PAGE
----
I think he really wanted help putting a “Roommate Wanted” advertisement on Craigslist.  He didn’t have a computer at his house, no smartphone, no IT experience at all.  Ever the helpful busybody, I helped him out with the ad, texting him when I got confirmation it was submitted.

I was more comfortable texting Bob than talking to him.  My son Jack was the person who introduced me to texting.  We carried long text conversations especially when we were angry with one another.  After Jack died on January 15, 2009, my phone was silent.  No longer did I get “I need cigs” or “Come get me” texts.  I missed them like crazy.

It was awkward talking to Bob.  That’s not his fault; I just steered clear from men.  My husband, John, died the first year I got sober. My M.O. with men was to look for someone, anyone to restore my life.  Money, men, food can all look like great solutions to problems in my life.  I had to ditch that thinking if I wanted to have a future with my friend God and learn that the solution is within me.

Bob preparing venison

Bob preparing venison

My conversations with men were limited to either recovery or work subjects.  We might branch into family topics if we talked to one another much.  Talking about anything beyond that didn’t happen.  Twelve years of keeping men at arm’s length had left me out of conversational practice.  It was much easier to text Bob than talk to him.  I didn’t have to see his facial expression if he thought I was saying something dumb.  I also had time to deletedeletedelete before sending a text.  That’s not an option with face to face communication.

We blew up our phones texting with one another.  It was fun to look forward to getting texts again.  When Bob got a roommate nibble, he texted that he’d like to take me out to dinner in thanks for helping him.  For some reason, Bob was as easy to talk to, eat dinner or ride in a car with as he was to text with.  He slowly transitioned from being my text buddy to being my friend and love.

Talk about marriage in the early years was dismissive.  (Been there, done that, got the divorce papers.)   Why would we want to complicate things?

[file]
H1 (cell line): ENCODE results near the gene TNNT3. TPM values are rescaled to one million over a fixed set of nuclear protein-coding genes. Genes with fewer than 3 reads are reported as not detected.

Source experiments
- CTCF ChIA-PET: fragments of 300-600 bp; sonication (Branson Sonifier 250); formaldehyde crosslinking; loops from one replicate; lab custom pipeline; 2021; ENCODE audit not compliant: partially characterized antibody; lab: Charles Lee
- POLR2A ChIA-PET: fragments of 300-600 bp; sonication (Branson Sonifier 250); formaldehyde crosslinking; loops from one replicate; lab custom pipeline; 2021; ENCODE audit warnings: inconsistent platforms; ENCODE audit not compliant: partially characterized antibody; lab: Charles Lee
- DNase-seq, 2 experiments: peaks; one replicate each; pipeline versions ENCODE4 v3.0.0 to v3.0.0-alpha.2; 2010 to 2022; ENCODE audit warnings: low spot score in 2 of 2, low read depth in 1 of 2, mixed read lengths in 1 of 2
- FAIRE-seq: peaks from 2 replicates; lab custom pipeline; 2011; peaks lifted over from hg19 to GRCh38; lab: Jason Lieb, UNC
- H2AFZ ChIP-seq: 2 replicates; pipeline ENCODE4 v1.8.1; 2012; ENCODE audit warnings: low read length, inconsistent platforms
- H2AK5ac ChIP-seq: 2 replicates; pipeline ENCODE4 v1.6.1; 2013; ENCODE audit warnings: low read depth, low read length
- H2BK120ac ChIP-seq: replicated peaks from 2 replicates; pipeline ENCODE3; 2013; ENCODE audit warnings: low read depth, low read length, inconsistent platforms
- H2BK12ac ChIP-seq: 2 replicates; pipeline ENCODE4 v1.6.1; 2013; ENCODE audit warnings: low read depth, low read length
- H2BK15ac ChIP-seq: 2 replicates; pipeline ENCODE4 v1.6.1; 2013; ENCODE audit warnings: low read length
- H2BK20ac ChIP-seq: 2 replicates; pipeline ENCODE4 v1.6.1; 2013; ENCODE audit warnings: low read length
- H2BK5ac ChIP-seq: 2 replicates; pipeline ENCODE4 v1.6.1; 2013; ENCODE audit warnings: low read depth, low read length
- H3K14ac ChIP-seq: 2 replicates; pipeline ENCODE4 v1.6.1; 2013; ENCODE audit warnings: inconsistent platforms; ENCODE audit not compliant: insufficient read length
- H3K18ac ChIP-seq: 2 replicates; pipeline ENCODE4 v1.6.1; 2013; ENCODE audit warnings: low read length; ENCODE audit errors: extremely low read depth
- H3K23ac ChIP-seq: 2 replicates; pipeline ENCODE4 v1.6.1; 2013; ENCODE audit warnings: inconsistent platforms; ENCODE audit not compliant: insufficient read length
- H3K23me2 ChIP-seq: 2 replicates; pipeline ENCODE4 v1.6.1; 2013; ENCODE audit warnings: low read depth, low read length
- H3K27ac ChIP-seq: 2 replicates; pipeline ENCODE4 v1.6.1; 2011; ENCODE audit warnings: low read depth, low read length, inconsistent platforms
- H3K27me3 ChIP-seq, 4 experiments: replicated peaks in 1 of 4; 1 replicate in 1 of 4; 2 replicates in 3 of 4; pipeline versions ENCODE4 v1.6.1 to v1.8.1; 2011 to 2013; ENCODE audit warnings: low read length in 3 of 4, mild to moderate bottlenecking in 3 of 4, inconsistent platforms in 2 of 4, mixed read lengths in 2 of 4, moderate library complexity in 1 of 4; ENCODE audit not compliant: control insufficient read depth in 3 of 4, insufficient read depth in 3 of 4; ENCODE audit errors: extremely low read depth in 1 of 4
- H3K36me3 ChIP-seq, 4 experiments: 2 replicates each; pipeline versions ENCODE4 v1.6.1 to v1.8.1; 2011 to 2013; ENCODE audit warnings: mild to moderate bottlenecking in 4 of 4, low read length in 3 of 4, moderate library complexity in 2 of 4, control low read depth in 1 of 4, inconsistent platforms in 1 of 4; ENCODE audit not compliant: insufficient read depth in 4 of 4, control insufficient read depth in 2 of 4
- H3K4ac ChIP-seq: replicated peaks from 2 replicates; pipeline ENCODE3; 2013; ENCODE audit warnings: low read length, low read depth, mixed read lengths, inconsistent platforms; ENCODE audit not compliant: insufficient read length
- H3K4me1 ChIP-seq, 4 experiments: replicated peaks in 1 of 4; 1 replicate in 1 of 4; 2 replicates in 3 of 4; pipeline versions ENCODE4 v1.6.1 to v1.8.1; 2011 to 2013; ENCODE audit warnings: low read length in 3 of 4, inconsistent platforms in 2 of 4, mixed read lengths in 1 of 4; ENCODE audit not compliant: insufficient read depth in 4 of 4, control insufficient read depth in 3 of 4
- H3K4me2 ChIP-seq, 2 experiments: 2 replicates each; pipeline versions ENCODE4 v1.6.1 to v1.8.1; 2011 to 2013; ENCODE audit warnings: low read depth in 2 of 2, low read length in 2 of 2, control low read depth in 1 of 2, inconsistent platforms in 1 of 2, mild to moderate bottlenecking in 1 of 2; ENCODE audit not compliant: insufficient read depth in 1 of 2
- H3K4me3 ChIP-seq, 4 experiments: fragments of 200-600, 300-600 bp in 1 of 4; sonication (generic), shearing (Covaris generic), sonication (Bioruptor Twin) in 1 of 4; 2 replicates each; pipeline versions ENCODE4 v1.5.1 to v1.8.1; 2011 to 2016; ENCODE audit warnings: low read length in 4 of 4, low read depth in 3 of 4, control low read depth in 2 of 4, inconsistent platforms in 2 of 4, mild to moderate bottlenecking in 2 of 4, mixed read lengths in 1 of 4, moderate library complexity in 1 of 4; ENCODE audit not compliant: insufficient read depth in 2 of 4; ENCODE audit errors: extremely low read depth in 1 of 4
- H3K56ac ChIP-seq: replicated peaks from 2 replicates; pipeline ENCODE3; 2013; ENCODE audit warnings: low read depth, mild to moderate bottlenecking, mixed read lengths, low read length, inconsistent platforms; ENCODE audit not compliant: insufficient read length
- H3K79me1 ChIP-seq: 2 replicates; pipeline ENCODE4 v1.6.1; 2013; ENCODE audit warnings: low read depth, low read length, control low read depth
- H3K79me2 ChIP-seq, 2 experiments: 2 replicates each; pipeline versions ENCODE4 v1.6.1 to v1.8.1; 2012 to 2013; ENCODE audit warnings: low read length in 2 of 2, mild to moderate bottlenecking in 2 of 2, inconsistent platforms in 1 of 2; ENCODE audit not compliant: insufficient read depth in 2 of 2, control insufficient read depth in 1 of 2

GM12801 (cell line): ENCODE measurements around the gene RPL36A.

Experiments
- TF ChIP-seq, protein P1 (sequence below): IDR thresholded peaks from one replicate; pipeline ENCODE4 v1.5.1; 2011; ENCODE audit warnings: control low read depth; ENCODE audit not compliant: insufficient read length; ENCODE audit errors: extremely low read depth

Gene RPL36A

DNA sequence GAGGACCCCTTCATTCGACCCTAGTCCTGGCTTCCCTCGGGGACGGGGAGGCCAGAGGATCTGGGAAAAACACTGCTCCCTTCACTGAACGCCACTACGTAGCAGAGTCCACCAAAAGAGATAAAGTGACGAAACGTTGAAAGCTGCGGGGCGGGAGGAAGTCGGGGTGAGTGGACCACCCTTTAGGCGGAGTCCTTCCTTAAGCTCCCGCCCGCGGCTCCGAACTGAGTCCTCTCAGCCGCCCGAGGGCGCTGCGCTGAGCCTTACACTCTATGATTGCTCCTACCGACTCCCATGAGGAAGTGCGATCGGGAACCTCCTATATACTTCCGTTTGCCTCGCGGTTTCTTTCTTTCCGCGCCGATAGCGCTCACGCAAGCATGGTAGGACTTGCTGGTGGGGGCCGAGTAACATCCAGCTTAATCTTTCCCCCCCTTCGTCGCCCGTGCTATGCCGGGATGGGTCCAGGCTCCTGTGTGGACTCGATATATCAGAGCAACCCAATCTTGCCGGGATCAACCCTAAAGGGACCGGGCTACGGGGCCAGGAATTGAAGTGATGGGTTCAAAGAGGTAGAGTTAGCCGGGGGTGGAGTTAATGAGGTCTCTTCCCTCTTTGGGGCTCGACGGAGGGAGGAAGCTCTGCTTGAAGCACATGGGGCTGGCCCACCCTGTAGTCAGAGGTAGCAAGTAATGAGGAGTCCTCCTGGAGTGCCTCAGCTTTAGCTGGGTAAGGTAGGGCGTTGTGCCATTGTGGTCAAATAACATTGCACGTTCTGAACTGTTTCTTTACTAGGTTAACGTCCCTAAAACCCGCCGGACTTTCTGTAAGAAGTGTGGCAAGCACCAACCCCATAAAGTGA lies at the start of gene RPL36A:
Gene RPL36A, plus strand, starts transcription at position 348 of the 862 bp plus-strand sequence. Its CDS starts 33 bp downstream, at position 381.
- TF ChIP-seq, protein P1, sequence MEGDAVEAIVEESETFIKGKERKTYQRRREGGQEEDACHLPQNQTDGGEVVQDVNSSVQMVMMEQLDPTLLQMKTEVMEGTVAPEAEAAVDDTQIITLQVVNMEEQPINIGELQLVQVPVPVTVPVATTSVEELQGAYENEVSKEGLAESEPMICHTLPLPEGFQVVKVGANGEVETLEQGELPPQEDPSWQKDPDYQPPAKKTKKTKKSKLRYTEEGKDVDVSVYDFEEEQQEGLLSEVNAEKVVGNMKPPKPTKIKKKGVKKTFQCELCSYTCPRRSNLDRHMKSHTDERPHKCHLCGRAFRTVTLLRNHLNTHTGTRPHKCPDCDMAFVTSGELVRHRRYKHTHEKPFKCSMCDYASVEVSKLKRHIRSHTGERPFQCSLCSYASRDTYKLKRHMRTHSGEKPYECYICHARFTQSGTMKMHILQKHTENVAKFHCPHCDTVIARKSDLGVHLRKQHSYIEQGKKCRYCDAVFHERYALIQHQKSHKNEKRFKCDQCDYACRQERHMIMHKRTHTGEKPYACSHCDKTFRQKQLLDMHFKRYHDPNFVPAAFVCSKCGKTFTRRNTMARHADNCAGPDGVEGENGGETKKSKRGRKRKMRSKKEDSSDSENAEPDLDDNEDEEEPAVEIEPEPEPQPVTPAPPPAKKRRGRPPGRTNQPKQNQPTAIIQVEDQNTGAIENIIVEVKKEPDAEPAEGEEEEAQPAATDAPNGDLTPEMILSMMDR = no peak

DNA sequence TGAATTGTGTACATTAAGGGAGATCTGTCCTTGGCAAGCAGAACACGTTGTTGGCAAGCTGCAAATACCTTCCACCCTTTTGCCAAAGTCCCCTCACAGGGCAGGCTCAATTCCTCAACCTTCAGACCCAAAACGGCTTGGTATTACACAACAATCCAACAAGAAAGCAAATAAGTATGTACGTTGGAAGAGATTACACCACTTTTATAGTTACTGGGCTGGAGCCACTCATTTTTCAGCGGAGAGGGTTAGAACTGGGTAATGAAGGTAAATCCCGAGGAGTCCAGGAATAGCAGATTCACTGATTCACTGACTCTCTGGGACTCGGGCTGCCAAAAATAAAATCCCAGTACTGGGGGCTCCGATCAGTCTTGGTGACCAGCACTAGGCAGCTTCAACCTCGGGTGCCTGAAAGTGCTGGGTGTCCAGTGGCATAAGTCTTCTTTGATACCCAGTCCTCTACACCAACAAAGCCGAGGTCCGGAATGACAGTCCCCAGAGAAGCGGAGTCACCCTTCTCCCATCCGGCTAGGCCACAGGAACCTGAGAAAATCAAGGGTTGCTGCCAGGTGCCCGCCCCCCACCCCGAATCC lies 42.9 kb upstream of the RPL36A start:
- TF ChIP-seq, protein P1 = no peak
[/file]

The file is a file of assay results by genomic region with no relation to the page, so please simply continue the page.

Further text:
We lived together at Bob’s house, but I wouldn’t let go of my house.  I resisted all talk of OUR house.   Three and a half years down the road, we decided to simplify our lives and move into my small house.  The house payment was half the cost of his lease payment.  It just seemed practical.

Bob introducing me to fishing

Bob introducing me to fishing

A few months after that, we got a cancer scare.  Bob had bronchitis and a chest x-ray showed suspicious shadows.  While we waited for the MRI, I told Bob that we HAD to get married if he had cancer.  I didn’t want to be waiting outside the room while he listened to medical catastrophic reports.

As it turned out, the shadows were nothing.  Bob asked, “Would I have to have cancer for you to marry me?  I’d like to marry you, anyway.  Would you marry me?”  Yes was the only possible answer.

December 21 I married my best friend in a ceremony at our local AA clubhouse.  I almost got cold feet as we were waiting to walk up the makeshift aisle.  Listening to David Ramirez’ sing, “There are things I have lost in the fire of time, things I thought again I’d never see,” I became fearful.  So many things lost because I didn’t value them.   Would my love for Bob become one more thing that became tarnished and devalued by my ungrateful heart?  My best friend hugged me as I choked back a sob and whispered, “You are marrying your best friend.  It’s okay.”

I listened to Bob’s vow, “My Margaret Rose, I love and cherish the magic we have together, you are my friend forever.  When I am not with you, you are in my thoughts.  I am blessed beyond measure by God.  I commit myself to you before our precious heavenly father.”

Our wedding rings

Our wedding rings

I answered with mine, “My Bob. You are my friend and my love.  I commit myself before God who is beyond my understanding, who healed me and guided me into your arms and your heart, who gives me the freedom to be happy.”

And I know my BFF is absolutely right.  It is okay.

Posted in Celebrations, Family, God, Gratitude, Relationships, Sober Life, Texas | Tagged , , , , , , , , | 2 Comments

Thomas Merton’s Thoughts in Silence

God, I have no idea where I am going.  I do not see the road ahead of me.  I cannot know where it will end.  Nor do I really know myself, and the fact that I think that I am following your will does not mean that I am actually doing so.

 But I believe that the desire to please you does in fact please you.  And I hope that I have that desire in all I am doing.  I hope that I will never do anything apart from that desire.  And I know that if I do this, you will lead me by the right road, though I may know nothing about it.

 Therefore, I trust you always though I may seem to be lost in the shadow of death.  I will not fear,  for you are ever with me, and you will never leave me to face my perils alone.

For all that you have given,
For all that you have taken,
For all that remains.
I thank you, God.